by Steven B. Combs, Ph.D.
Within the past year, our statewide community college system has hired five of fourteen new regional academic officers (RAOs) and we have another on the way in September. Given this large number of new RAOs, it was decided by the Provost’s office that they would conduct a new RAO training session. This session would occur at our Central Office location and be coordinated/planned by our Provost’s office.
I’ll be the first to admit, that I usually groan when I hear that someone is planning my professional development; however as it turns out, this session was probably the best professional development activity I have attended in my twenty years with the college and surely beats the sessions I’ve attended in the military. My thoughts were echoed by my four peers in a recent e-mail conversation, so it must be true.“Why,” you may ask? What was the secret sauce? Let me share my thoughts.
Timing is everything. Our session was an overnight trip; however we began late the in the morning (to allow for the varying travel times due to the geographic locations of the campuses) and ended early afternoon the next day. Given all of our busy schedules and the topics selected, this amount of time was perfect. It was not rushed, and not so long that we began thinking, “I really need to get back to my campus as I have more important things to do.”
Attendee driven agenda. About a month prior, all attendees were asked what topics we wanted to “discuss.” A combined list of the top items were placed on the agenda. This could have turned into a “here’s what we THINK you need” as is often the case in so many professional development activities. Thankfully, we had input on what topics actually mattered.
“Discuss” being the operative word. As I mentioned above, we were asked what we wanted to discuss. There was no preaching, no force feeding of the cool-ade. This was an opportunity to put the key topics on the table and discuss. I don’t believe during the whole time, anyone spent more than 5 minutes in a soliloquy. A topic was quickly introduced and then it was discussion time. And there was plenty of it. Often it was lively and spirited, which leads me to my next point.
Vegas rules apply. We had a little fun with this “what happens in Vegas stays in Vegas” statement. We were in a small room, doors closed and we agreed up front that there were no topics off the table. RAOs, especially new ones, need a safe place to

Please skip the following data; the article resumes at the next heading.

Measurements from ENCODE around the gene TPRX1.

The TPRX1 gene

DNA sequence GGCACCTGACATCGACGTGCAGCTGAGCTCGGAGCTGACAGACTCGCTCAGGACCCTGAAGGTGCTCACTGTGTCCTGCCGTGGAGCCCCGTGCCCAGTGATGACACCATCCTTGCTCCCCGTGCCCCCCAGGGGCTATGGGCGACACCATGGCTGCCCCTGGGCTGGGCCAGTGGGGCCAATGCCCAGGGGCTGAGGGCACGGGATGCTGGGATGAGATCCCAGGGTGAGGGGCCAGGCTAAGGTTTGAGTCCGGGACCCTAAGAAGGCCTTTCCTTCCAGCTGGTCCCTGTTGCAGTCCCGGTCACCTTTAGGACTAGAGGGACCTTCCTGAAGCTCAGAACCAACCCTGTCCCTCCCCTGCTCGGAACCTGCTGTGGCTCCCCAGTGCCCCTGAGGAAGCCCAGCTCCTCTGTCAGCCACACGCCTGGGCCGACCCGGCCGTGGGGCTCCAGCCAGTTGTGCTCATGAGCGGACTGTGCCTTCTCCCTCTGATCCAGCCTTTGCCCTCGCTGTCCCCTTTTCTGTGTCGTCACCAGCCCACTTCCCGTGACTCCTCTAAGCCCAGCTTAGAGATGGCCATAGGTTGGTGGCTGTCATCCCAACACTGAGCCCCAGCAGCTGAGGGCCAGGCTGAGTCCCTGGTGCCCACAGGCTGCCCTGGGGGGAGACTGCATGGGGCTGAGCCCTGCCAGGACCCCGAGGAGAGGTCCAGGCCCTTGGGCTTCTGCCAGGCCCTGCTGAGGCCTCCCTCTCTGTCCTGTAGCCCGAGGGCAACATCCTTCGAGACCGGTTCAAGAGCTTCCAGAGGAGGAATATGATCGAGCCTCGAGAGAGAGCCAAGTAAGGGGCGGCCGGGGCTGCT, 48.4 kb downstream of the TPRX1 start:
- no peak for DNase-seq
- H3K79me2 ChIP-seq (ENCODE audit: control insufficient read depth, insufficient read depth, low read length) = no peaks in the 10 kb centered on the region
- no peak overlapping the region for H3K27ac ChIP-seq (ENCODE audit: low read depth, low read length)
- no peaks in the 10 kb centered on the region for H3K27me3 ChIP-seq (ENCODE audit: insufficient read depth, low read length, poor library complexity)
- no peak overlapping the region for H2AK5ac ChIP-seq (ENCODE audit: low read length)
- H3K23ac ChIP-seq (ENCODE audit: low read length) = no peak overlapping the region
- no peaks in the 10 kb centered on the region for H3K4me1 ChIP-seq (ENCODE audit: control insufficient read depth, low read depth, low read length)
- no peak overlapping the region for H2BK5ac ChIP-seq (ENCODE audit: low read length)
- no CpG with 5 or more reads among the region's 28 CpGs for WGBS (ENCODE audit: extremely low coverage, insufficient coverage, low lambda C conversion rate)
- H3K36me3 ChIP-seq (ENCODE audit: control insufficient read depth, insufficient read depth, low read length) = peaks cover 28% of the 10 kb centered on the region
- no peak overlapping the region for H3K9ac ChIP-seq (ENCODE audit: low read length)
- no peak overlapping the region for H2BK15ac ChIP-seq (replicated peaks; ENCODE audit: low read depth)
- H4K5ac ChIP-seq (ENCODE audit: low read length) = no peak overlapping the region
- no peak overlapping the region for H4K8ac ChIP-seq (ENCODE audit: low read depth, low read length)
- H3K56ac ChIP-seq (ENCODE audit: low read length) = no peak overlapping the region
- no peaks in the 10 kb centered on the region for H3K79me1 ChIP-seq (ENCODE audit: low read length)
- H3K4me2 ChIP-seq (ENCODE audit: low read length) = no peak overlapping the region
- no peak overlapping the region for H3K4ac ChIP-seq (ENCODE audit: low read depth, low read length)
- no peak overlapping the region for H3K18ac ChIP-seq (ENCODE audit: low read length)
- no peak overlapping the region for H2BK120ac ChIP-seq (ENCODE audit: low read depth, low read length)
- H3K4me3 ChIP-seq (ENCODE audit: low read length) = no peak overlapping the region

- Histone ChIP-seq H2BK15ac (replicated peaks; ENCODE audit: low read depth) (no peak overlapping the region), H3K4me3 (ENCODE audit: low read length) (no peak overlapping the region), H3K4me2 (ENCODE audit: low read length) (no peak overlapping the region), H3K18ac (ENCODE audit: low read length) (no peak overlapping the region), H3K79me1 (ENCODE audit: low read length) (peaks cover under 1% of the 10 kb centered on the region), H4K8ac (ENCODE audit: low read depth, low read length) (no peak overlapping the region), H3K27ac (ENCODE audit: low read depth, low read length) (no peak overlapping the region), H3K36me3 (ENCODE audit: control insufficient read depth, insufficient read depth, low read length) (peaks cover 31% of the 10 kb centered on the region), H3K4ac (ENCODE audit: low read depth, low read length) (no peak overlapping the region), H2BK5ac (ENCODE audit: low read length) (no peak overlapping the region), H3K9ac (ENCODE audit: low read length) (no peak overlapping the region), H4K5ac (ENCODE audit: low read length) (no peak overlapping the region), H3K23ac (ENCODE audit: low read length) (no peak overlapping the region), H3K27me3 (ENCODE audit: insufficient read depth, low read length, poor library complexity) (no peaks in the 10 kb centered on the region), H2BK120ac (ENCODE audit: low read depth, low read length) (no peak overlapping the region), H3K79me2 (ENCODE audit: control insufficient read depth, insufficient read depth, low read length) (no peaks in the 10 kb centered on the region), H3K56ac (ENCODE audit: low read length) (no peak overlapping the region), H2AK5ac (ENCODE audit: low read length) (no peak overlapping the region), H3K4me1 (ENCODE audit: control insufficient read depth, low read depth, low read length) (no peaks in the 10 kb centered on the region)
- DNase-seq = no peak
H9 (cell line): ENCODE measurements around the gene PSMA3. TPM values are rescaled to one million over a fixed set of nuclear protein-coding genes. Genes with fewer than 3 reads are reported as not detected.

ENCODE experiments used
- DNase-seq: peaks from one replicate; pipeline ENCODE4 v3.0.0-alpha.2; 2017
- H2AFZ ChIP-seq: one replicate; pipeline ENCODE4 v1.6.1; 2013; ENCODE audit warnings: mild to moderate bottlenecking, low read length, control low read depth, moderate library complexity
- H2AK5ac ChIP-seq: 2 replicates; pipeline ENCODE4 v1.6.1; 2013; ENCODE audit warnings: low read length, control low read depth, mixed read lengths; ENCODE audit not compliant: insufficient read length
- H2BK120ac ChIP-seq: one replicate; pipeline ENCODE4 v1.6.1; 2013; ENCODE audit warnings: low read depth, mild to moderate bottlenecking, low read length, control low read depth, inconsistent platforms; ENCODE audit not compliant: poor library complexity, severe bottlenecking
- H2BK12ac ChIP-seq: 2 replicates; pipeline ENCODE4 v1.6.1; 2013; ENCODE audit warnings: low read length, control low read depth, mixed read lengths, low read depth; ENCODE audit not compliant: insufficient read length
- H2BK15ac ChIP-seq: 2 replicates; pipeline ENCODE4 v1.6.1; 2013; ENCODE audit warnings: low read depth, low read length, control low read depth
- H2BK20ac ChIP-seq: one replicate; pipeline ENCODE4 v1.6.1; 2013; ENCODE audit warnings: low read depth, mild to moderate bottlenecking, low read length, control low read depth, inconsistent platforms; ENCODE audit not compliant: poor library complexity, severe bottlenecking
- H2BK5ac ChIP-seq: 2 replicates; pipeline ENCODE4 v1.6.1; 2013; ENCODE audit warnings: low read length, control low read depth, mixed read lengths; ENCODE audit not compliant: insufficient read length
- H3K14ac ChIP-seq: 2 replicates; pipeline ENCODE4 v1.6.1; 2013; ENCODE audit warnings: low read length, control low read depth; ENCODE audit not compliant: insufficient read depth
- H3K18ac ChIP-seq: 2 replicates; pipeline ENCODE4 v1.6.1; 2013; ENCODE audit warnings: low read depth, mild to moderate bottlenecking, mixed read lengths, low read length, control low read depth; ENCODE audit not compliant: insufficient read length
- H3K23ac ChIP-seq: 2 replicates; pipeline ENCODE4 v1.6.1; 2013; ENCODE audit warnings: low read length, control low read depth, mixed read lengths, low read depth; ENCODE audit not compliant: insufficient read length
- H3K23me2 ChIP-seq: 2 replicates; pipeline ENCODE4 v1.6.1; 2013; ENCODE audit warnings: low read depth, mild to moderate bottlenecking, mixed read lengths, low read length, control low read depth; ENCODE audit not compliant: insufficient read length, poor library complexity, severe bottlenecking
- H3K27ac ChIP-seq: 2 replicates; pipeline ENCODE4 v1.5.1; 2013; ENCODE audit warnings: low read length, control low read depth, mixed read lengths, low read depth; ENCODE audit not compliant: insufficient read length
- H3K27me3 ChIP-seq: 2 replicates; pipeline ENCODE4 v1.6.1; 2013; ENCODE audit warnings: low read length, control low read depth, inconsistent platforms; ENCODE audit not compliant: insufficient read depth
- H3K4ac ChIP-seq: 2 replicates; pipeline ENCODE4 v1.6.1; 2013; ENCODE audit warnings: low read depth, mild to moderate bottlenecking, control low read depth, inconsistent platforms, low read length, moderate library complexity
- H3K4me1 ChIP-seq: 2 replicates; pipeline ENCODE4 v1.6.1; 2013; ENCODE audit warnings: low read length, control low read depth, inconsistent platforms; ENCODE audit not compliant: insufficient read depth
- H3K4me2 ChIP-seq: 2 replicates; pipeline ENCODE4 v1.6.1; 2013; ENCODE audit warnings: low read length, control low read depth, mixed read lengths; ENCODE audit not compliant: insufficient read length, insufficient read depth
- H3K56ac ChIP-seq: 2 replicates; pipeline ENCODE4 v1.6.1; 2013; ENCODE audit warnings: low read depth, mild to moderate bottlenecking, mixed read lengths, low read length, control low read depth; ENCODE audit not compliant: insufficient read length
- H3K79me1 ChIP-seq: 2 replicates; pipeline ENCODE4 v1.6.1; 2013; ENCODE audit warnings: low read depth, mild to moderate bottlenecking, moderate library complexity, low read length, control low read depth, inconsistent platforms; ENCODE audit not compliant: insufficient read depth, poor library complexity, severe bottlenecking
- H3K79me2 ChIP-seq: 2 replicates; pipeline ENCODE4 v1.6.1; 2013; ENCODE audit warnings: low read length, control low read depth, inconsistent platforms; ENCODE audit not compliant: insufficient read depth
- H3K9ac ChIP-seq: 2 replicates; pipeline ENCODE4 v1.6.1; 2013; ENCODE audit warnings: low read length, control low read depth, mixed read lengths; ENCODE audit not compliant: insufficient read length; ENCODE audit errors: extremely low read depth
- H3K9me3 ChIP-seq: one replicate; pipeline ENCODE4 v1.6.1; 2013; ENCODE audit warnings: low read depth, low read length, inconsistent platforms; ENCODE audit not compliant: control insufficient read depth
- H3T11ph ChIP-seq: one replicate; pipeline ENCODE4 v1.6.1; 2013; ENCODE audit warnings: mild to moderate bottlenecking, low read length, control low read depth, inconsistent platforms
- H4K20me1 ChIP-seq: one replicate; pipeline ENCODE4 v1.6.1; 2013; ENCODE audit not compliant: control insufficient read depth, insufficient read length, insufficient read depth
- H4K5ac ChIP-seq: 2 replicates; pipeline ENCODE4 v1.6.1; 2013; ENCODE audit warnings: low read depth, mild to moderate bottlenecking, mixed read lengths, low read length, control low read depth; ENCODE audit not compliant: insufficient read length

vent discuss the issues. This was our place to discuss those uncomfortable and often difficult topics. Many comments began with “Vegas rules apply, but…”
Effective moderator. Our moderator, the Vice President for Academic Affairs for the college, was a previous RAO. On top of that, he was an excellent facilitator. He could have been an “instructor” who laboriously worked his way through the material with nary a chance for interaction. Instead he took a true facilitator’s role and kept us and our guest speakers on track while providing time for feedback and discussion. He is also very approachable and cares about the college and about helping us succeed. You felt the passion he had for academic affairs and for mentoring/coaching.
Much food consumed. Lunch/Dinner/Breakfast/Lunch were provided along with copious amounts of coffee, soda and water. It’s those little things that keep you refreshed. Food breaks along the way allowed the discussions to veer “off topic” and often get to the real issues. Our dinner at a local establishment allowed our social bonds to strengthen. Of course, I had to tack on an extra mile or two to my run afterwards.
Technology allowed. While we were sensitive not to overstep our bounds by reading our e-mail/tweets/texts/etc, technology was not outlawed. Everyone understood that our jobs often require a quick checkin and answer back to our home campuses. All of us had our technology (mine was a new Nexus 7 tablet, but that’s another blog post) on the table and there were often discussions where that technology came in handy to research trends, policy, curriculum and the like.
Peer group created. Sure I could call upon several of the other more experienced college academic officers for advice; however, now I have a core group of peers who probably have a better handle on my current challenges and as we mature in the position together, will better understand these challenges going forward.
So what did I learn from this RAO training? To put it succinctly, a lot and not all of it about being an RAO. The focus on this post was not so much what I learned to become successful as an RAO (I’m still a bit fuzzy about this one), but rather what I learned that made this professional development activity successful. I plan to reflect on this post further and implement as many of these strategies as I can to ensure productive professional development activities for our regional faculty.
Have you attended a productive professional development activity lately? Tell me about it in the comments below.